If you think urban congestion is bad now, wait until you have even greater populations.

In short, your ideals are short sighted, even if you think mine reach too far.
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Moliere
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« Reply #49 on: February 05, 2009, 02:59:42 AM »

Quote from: the Nightbreeze on February 05, 2009, 12:01:17 AM

That is a great plan to concentrate populations in "have states" and initiate exoduses from "Have Not States". 
Roll Eyes
States currently compete for populations now. Some factors they can't control like terrain and weather. Some factors they can control like sales tax, income tax, regulatory burden and social programs being offered. Each state can choose its own level of attractiveness for different groups. For example, a State might be more attractive for Christians versus Gamblers. I don't see anything wrong with specialists. That's why FL attracts retired people and NV attracts "sinners".

Quote from: the Nightbreeze on February 05, 2009, 12:01:17 AM

If your state won't fund the services you need, then you'll move to a state that does.
That's correct. Everyone who wants all the freebies can move to CA. The rich (I'm looking at you Hollywood) will continue to avoid high State taxes by declaring their primary residence is their NV mansion while the middle class continue to get ground down until they finally leave causing the State to go bankrupt. Arnold should be punished for his fiscal policies as Governor. Instead he has his hand out looking for a bailout from the Federal Government.

Quote from: the Nightbreeze on February 05, 2009, 12:01:17 AM

In short, your ideals are short sighted, even if you think mine reach too far.
My concern with your ideals is that they are unconstitutional.
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Scuzz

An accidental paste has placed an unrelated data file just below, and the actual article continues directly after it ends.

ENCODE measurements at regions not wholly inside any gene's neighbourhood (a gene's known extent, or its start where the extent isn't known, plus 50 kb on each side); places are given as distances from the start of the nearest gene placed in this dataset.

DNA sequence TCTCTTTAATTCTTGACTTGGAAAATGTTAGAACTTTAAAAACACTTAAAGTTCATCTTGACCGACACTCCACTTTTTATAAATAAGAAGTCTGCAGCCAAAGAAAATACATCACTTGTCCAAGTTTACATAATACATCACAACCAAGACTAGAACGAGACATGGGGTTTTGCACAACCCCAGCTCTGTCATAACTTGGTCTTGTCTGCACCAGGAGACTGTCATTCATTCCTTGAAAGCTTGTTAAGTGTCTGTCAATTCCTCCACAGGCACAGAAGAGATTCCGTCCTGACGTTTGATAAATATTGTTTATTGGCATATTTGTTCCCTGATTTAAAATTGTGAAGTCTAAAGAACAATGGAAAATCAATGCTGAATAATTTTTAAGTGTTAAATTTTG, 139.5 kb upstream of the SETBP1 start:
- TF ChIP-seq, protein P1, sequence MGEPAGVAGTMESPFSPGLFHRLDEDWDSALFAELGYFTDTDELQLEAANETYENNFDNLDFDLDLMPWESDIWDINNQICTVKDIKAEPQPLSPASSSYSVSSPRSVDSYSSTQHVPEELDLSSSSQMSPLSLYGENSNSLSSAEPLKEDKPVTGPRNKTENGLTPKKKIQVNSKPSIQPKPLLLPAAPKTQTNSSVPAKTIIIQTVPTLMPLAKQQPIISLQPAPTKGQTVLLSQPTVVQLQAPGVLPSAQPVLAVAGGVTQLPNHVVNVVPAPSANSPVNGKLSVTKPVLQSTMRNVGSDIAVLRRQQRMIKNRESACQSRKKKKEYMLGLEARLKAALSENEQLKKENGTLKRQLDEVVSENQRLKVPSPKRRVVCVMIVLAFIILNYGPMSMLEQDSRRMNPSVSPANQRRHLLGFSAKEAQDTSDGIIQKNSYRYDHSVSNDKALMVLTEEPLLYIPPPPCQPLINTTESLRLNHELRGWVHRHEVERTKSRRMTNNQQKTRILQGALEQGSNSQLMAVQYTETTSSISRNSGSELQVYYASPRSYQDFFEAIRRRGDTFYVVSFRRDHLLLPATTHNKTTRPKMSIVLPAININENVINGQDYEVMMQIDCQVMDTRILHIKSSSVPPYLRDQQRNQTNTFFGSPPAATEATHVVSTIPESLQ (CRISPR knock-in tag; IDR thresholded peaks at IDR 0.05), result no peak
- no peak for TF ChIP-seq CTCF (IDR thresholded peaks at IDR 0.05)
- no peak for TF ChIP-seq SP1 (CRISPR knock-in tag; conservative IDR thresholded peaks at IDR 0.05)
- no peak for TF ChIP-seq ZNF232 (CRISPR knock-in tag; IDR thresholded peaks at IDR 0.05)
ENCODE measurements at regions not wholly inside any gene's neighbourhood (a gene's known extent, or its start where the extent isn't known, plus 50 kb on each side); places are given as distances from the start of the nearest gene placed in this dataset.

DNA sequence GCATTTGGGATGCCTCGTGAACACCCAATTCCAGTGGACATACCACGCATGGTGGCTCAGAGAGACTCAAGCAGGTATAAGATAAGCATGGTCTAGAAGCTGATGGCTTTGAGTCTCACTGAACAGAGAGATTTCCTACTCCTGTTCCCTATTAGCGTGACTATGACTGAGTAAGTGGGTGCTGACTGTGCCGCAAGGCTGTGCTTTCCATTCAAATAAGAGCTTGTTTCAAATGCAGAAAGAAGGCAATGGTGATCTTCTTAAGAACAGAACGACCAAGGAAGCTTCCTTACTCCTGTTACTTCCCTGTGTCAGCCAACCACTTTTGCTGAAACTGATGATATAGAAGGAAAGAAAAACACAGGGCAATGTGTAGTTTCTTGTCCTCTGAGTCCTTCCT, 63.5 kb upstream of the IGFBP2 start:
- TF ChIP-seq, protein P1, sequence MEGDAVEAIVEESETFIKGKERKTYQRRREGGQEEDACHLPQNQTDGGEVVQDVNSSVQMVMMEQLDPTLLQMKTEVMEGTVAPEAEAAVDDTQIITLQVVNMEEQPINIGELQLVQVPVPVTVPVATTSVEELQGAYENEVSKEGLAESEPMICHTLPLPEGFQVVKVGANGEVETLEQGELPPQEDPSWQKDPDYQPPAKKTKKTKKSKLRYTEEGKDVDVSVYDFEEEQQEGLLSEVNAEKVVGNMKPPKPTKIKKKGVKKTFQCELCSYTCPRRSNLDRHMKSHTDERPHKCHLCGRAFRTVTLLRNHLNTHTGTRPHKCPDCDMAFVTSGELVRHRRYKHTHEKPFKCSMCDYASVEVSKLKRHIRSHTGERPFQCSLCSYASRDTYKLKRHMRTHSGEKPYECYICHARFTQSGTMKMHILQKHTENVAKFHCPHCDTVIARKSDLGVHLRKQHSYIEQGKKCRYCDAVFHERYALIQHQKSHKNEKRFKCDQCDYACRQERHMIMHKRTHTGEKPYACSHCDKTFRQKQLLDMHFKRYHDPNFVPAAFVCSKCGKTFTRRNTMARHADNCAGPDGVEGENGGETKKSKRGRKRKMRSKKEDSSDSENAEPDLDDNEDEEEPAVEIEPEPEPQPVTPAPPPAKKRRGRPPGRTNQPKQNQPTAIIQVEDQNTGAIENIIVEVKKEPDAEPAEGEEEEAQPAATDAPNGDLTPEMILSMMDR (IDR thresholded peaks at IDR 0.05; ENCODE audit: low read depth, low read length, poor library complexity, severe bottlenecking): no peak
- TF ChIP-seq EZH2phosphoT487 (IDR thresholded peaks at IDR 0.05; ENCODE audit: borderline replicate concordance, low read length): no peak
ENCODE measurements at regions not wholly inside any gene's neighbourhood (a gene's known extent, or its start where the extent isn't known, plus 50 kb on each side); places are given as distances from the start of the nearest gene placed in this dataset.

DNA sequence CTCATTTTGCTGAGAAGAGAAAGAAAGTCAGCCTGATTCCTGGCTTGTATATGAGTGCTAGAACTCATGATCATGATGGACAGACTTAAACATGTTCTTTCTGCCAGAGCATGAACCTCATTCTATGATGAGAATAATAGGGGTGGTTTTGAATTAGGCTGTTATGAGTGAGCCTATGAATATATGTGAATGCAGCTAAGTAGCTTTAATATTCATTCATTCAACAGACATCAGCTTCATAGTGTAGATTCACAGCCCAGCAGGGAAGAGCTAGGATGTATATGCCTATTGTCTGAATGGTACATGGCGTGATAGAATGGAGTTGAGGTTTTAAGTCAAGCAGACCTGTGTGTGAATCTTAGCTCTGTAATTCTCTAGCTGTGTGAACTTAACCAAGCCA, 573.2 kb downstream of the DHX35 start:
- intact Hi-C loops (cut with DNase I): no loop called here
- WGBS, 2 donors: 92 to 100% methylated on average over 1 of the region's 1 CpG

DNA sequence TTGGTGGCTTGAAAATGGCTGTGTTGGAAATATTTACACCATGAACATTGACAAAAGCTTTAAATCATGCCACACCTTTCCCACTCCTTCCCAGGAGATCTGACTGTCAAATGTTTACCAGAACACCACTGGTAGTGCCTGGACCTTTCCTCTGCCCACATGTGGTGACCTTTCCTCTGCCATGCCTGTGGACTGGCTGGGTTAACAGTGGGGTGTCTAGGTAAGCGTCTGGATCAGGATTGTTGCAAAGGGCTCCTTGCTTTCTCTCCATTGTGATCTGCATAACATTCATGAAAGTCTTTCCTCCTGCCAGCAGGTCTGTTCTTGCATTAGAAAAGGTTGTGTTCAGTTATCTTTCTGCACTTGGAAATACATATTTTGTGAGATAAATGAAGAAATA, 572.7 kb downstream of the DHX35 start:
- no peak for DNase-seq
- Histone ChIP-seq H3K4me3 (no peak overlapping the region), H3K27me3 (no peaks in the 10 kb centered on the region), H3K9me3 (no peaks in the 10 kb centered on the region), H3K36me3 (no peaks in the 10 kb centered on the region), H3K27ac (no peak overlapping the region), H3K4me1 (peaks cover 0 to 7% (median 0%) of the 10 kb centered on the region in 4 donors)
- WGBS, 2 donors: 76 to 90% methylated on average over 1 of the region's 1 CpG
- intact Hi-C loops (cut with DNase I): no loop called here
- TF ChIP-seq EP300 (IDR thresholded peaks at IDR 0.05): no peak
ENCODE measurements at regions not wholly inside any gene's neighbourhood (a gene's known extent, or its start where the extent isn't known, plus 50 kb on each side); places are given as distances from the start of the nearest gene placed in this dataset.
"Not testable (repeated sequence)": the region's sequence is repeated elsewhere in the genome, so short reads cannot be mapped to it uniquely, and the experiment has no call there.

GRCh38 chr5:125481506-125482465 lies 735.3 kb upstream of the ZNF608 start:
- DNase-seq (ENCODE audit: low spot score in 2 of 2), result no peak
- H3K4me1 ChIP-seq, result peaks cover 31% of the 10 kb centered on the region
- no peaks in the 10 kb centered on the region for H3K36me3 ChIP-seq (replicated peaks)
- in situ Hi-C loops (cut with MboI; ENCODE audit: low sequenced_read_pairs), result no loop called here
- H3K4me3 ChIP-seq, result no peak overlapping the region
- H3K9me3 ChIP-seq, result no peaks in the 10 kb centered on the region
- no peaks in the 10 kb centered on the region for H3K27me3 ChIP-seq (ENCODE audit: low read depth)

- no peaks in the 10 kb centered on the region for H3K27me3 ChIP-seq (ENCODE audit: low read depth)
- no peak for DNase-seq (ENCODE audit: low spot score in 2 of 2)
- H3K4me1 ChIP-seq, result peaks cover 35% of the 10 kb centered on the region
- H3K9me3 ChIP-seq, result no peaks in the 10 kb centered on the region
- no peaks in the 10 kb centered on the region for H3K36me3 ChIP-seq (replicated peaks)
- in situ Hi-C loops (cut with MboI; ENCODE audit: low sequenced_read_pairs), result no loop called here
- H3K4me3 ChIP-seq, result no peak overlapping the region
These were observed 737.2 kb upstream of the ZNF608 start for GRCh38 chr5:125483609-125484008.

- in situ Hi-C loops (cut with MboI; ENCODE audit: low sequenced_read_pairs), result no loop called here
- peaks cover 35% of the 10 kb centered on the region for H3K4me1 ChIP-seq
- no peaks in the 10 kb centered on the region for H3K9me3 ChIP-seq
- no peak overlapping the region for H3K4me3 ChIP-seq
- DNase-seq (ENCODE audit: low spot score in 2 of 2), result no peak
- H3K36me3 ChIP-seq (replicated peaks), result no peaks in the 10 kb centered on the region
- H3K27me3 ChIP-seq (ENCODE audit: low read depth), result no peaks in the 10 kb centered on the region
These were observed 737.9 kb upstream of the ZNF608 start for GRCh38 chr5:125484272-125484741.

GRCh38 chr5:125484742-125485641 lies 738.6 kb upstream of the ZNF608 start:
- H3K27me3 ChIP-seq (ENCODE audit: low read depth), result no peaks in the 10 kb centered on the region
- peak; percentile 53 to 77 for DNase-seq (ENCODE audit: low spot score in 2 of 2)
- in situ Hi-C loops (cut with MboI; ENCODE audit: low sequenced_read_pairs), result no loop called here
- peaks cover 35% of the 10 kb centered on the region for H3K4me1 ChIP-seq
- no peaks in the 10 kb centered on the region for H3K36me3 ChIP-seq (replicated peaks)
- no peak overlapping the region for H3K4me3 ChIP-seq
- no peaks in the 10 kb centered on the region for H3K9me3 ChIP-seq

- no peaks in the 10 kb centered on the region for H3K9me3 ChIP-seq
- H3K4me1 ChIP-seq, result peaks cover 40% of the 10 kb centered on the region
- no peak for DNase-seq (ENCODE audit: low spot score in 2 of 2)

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« Reply #50 on: February 05, 2009, 04:24:04 PM »

There is a reason so many athletes live in Florida. No state income tax.

There is a reason the poor and unemployed come to California. The abundance of social services.

States already recruit.
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Isgrimnur
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« Reply #51 on: February 05, 2009, 04:40:03 PM »

So California has taken the Statue of Liberty to heart? 

Quote
Give me your tired, your poor,
Your huddled masses yearning to breathe free,
The wretched refuse of your teeming shore.
Send these, the homeless, tempest-tossed to me,
I lift my lamp beside the golden door!
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Blackadar
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« Reply #52 on: December 04, 2009, 03:29:23 PM »

Seems like a good time to bring this back up.

We had 2.8% GDP growth in the last quarter, mostly attributable to stimulus money, cash for clunkers and other government programs (http://www.smartmoney.com/investing/economy/third-quarter-gdp-growth-revised-lower/).  We're projected to have the same this quarter.  Business inventories have fallen to the point that they'll likely have to place new orders.  Early retail sales figures from the Christmas shopping season are encouraging, though by no means comprehensive.  The housing market showed signs of leveling off across the country, with strong growth posted in the southeastern region and lower overall inventory (http://www.bloomberg.com/apps/news?pid=20601068&sid=amzSIrwi9.9k).  Lost jobs last month were only 11,000, compared to the 741,000 when Obama entered office.  The Dow Jones is comfortably over 10,000. 

Significant economic challenges remain.  The jobless rate remains over 10% and if measured by historical standards probably stands at 17% or so.  There's the potential of another housing bubble in 2010.  Real wages still haven't started increasing.  The budget remains a mess, with both GWB's and Obama's deficits topping $1T.

But with the above data, have we hit bottom?  If so, is there any question that Obama's stimulus package has had a positive effect on the economy?  If not, are we going into a double-dip recession and what economic indicators give you that impression?   
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papasmurff
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« Reply #53 on: December 05, 2009, 02:18:23 AM »

You forgot to mention that BofA is repaying the money they took as part of the stimulus....